Re: [PATCH V2 2/4] drivers: qcom: rpmh-rsc: avoid locking in the interrupt handler

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On Thu, Jul 25 2019 at 09:44 -0600, Doug Anderson wrote:

On Thu, Jul 25, 2019 at 8:18 AM Lina Iyer <ilina@xxxxxxxxxxxxxx> wrote:

On Wed, Jul 24 2019 at 17:28 -0600, Doug Anderson wrote:
>On Wed, Jul 24, 2019 at 1:36 PM Lina Iyer <ilina@xxxxxxxxxxxxxx> wrote:
>> On Wed, Jul 24 2019 at 13:38 -0600, Stephen Boyd wrote:
>> >Quoting Lina Iyer (2019-07-24 07:52:51)
>> >> On Tue, Jul 23 2019 at 14:11 -0600, Stephen Boyd wrote:
>> >> >Quoting Lina Iyer (2019-07-22 14:53:38)
>> >> >> Avoid locking in the interrupt context to improve latency. Since we
>> >> >> don't lock in the interrupt context, it is possible that we now could
>> >> >> race with the DRV_CONTROL register that writes the enable register and
>> >> >> cleared by the interrupt handler. For fire-n-forget requests, the
>> >> >> interrupt may be raised as soon as the TCS is triggered and the IRQ
>> >> >> handler may clear the enable bit before the DRV_CONTROL is read back.
>> >> >>
>> >> >> Use the non-sync variant when enabling the TCS register to avoid reading
>> >> >> back a value that may been cleared because the interrupt handler ran
>> >> >> immediately after triggering the TCS.
>> >> >>
>> >> >> Signed-off-by: Lina Iyer <ilina@xxxxxxxxxxxxxx>
>> >> >> ---
>> >> >
>> >> >I have to read this patch carefully. The commit text isn't convincing me
>> >> >that it is actually safe to make this change. It mostly talks about the
>> >> >performance improvements and how we need to fix __tcs_trigger(), which
>> >> >is good, but I was hoping to be convinced that not grabbing the lock
>> >> >here is safe.
>> >> >
>> >> >How do we ensure that drv->tcs_in_use is cleared before we call
>> >> >tcs_write() and try to look for a free bit? Isn't it possible that we'll
>> >> >get into a situation where the bitmap is all used up but the hardware
>> >> >has just received an interrupt and is going to clear out a bit and then
>> >> >an rpmh write fails with -EBUSY?
>> >> >
>> >> If we have a situation where there are no available free bits, we retry
>> >> and that is part of the function. Since we have only 2 TCSes avaialble
>> >> to write to the hardware and there could be multiple requests coming in,
>> >> it is a very common situation. We try and acquire the drv->lock and if
>> >> there are free TCS available and if available mark them busy and send
>> >> our requests. If there are none available, we keep retrying.
>> >>
>> >
>> >Ok. I wonder if we need some sort of barriers here too, like an
>> >smp_mb__after_atomic()? That way we can make sure that the write to
>> >clear the bit is seen by another CPU that could be spinning forever
>> >waiting for that bit to be cleared? Before this change the spinlock
>> >would be guaranteed to make these barriers for us, but now that doesn't
>> >seem to be the case. I really hope that this whole thing can be changed
>> >to be a mutex though, in which case we can use the bit_wait() API, etc.
>> >to put tasks to sleep while RPMh is processing things.
>> >
>> We have drivers that want to send requests in atomic contexts and
>> therefore mutex locks would not work.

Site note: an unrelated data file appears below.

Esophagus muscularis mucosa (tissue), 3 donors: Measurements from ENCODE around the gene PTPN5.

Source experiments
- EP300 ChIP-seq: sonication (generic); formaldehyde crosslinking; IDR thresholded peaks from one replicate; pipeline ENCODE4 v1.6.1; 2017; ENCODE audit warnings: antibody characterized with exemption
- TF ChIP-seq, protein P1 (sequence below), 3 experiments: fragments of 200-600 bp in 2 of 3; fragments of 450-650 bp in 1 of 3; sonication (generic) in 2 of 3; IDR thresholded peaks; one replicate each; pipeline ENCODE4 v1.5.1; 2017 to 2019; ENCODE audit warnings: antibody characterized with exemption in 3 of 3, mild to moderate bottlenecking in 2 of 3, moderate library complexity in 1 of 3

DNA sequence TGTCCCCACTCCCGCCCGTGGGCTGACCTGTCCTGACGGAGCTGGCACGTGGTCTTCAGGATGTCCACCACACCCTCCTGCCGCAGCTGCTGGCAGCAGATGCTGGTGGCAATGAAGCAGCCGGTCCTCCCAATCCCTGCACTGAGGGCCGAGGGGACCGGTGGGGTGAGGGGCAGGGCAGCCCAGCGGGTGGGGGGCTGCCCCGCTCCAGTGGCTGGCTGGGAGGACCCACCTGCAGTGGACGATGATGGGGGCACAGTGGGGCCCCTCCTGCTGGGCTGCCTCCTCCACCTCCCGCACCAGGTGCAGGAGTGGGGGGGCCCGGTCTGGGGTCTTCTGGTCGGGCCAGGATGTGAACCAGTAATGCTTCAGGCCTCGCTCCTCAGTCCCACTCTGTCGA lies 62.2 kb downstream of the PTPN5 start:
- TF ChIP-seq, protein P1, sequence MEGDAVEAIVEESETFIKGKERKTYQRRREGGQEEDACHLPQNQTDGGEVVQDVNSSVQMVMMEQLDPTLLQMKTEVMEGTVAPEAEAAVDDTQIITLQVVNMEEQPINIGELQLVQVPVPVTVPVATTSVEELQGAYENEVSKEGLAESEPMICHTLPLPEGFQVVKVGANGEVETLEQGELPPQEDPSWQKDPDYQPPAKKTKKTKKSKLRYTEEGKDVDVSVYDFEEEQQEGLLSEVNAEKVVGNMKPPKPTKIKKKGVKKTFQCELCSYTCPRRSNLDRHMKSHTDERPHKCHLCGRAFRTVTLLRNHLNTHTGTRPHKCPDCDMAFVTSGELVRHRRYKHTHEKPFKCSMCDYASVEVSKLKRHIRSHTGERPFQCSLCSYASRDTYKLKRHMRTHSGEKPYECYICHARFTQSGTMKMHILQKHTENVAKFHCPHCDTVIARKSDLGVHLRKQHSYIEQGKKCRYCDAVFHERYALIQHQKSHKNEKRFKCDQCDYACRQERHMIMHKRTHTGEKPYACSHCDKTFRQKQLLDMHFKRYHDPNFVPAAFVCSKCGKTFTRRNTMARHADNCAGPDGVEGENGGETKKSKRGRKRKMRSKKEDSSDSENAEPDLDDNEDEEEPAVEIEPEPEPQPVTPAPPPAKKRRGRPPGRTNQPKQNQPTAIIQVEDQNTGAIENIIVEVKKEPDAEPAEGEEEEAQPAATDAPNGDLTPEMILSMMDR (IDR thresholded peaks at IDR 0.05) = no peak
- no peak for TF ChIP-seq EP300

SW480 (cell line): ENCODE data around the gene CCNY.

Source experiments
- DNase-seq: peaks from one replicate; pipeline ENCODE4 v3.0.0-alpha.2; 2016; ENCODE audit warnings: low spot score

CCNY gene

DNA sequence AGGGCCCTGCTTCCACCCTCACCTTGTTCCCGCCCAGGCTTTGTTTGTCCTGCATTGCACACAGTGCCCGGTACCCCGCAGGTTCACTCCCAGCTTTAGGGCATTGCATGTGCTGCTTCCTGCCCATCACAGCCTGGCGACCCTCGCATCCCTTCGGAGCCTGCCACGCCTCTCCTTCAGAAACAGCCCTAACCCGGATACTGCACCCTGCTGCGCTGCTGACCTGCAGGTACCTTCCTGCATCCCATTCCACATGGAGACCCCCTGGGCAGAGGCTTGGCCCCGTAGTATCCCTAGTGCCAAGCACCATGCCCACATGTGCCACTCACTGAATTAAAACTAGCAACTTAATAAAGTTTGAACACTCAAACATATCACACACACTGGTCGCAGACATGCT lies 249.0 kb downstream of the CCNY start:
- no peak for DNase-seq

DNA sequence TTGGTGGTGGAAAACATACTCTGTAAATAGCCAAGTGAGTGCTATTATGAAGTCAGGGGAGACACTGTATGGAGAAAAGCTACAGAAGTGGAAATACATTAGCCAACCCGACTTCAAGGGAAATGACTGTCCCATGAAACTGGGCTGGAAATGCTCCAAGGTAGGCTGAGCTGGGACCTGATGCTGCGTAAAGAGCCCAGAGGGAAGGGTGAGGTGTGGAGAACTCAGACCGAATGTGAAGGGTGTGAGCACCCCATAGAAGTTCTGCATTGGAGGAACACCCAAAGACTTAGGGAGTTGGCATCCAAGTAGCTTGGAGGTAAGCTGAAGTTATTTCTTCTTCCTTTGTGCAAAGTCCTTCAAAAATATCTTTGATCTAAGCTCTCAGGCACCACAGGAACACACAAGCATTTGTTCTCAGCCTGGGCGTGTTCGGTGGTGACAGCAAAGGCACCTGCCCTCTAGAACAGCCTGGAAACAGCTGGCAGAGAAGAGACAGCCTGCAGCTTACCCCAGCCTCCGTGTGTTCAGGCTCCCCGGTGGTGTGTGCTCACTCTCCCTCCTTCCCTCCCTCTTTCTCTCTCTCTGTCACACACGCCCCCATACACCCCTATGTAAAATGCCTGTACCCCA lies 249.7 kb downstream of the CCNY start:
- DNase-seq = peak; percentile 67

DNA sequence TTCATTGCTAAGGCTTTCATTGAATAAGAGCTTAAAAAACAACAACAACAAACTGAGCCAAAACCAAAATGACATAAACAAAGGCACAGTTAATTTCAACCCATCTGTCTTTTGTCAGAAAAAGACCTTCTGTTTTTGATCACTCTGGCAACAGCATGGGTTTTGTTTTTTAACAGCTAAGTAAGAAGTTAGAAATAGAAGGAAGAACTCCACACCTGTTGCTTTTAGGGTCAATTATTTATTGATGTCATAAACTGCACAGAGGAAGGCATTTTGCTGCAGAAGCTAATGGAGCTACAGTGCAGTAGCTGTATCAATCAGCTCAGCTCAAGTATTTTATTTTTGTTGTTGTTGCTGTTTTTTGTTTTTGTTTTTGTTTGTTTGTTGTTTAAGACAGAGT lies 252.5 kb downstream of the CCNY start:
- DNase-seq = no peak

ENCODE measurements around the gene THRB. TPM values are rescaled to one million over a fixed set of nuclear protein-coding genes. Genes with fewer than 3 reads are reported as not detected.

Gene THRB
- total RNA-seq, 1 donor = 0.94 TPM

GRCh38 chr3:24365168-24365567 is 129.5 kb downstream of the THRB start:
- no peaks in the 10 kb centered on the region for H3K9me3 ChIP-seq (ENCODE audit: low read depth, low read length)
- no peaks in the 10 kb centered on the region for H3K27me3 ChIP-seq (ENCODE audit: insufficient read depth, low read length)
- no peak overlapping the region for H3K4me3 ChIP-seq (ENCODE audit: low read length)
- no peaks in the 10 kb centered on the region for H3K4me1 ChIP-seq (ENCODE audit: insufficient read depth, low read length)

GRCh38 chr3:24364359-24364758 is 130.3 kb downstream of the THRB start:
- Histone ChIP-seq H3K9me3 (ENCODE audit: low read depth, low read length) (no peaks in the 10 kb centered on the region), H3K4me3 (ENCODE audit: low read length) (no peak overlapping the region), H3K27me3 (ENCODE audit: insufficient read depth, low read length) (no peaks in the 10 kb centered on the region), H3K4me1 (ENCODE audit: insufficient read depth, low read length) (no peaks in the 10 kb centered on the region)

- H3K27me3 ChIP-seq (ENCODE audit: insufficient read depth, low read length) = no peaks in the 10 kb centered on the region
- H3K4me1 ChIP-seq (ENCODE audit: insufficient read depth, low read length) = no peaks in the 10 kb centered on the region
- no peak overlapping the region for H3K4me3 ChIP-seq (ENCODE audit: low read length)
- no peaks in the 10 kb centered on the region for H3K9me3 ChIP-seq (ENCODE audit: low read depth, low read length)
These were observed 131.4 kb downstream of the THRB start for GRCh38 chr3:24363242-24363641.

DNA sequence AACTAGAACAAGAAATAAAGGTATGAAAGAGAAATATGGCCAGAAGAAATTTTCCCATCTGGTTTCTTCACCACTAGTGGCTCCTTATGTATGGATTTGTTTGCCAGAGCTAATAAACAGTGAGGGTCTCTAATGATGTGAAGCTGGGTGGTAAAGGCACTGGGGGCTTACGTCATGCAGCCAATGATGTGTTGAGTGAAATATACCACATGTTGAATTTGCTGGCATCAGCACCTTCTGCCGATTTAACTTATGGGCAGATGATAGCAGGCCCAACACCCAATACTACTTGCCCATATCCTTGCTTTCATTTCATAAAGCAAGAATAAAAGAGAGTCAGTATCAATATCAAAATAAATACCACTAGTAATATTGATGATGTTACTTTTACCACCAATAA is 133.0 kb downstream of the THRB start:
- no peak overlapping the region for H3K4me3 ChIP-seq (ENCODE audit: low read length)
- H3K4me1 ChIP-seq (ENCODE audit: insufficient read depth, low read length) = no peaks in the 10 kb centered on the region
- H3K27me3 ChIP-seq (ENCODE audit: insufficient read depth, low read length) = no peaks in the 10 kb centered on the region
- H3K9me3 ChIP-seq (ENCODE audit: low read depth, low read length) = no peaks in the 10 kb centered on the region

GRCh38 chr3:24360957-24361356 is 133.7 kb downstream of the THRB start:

>Jumping in without reading all the context, but I saw this fly by and
>it seemed odd.  If I'm way off base then please ignore...
>Can you give more details?  Why are these drivers in atomic contexts?
>If they are in atomic contexts because they are running in the context
>of an interrupt then your next patch in the series isn't so correct.
>Also: when people submit requests in atomic context are they always
>submitting an asynchronous request?  In that case we could
>(presumably) just use a spinlock to protect the queue of async
>requests and a mutex for everything else?
Yes, drivers only make async requests in interrupt contexts.

So correct me if I'm off base, but you're saying that drivers make
requests in interrupt contexts even after your whole series and that's
why you're using spinlocks instead of mutexes.  ...but then in patch
#3 in your series you say:

Switch over from using _irqsave/_irqrestore variants since we no longer
race with a lock from the interrupt handler.

Those seem like contradictions.  What happens if someone is holding
the lock, then an interrupt fires, then the interrupt routine wants to
do an async request.  Boom, right?

The interrupt routine is handled by the driver and only completes the
waiting object (for sync requests). No other requests can be made from
our interrupt handler.

They cannot
use the sync variants. The async and sync variants are streamlined into
the same code path. Hence the use of spinlocks instead of mutexes
through the critical path.

I will perhaps defer to Stephen who was the one thinking that a mutex
would be a big win here.  ...but if a mutex truly is a big win then it
doesn't seem like it'd be that hard to have a linked list (protected
by a spinlock) and then some type of async worker that:

1. Grab the spinlock, pops one element off the linked list, release the spinlock
2. Grab the mutex, send the one element, release the mutex
This would be a problem when the request is made from an irq handler. We
want to keep things simple and quick.

3. Go back to step #1.

This will keep the spinlock held for as little time as possible.

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